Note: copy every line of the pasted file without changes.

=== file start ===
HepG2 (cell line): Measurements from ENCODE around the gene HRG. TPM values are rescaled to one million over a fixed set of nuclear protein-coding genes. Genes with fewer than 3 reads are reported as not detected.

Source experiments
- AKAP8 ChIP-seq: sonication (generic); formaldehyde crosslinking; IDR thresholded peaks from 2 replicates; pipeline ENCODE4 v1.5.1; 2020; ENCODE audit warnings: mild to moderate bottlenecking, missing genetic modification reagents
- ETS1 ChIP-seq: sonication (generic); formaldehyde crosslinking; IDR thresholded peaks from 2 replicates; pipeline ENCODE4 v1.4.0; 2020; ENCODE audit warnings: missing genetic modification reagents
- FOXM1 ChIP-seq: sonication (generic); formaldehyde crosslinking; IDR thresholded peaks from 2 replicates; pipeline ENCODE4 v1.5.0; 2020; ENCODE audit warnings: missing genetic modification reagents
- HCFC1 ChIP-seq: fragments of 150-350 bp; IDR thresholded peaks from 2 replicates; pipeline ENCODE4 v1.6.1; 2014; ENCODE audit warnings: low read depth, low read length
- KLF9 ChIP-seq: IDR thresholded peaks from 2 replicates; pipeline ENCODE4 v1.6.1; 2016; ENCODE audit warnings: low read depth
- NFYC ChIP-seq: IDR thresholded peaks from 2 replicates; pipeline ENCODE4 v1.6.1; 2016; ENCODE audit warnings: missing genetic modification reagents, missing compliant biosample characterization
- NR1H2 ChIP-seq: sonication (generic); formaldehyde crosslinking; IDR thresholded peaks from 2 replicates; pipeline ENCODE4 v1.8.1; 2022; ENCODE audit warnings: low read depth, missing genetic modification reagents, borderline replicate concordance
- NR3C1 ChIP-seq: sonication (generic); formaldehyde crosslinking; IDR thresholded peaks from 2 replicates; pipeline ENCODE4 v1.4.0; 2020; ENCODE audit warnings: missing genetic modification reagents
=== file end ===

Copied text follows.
HepG2 (cell line): Measurements from ENCODE around the gene HRG. TPM values are rescaled to one million over a fixed set of nuclear protein-coding genes. Genes with fewer than 3 reads are reported as not detected.

Source experiments
- AKAP8 ChIP-seq: sonication (generic); formaldehyde crosslinking; IDR thresholded peaks from 2 replicates; pipeline ENCODE4 v1.5.1; 2020; ENCODE audit warnings: mild to moderate bottlenecking, missing genetic modification reagents
- ETS1 ChIP-seq: sonication (generic); formaldehyde crosslinking; IDR thresholded peaks from 2 replicates; pipeline ENCODE4 v1.4.0; 2020; ENCODE audit warnings: missing genetic modification reagents
- FOXM1 ChIP-seq: sonication (generic); formaldehyde crosslinking; IDR thresholded peaks from 2 replicates; pipeline ENCODE4 v1.5.0; 2020; ENCODE audit warnings: missing genetic modification reagents
- HCFC1 ChIP-seq: fragments of 150-350 bp; IDR thresholded peaks from 2 replicates; pipeline ENCODE4 v1.6.1; 2014; ENCODE audit warnings: low read depth, low read length
- KLF9 ChIP-seq: IDR thresholded peaks from 2 replicates; pipeline ENCODE4 v1.6.1; 2016; ENCODE audit warnings: low read depth
- NFYC ChIP-seq: IDR thresholded peaks from 2 replicates; pipeline ENCODE4 v1.6.1; 2016; ENCODE audit warnings: missing genetic modification reagents, missing compliant biosample characterization
- NR1H2 ChIP-seq: sonication (generic); formaldehyde crosslinking; IDR thresholded peaks from 2 replicates; pipeline ENCODE4 v1.8.1; 2022; ENCODE audit warnings: low read depth, missing genetic modification reagents, borderline replicate concordance
- NR3C1 ChIP-seq: sonication (generic); formaldehyde crosslinking; IDR thresholded peaks from 2 replicates; pipeline ENCODE4 v1.4.0; 2020; ENCODE audit warnings: missing genetic modification reagents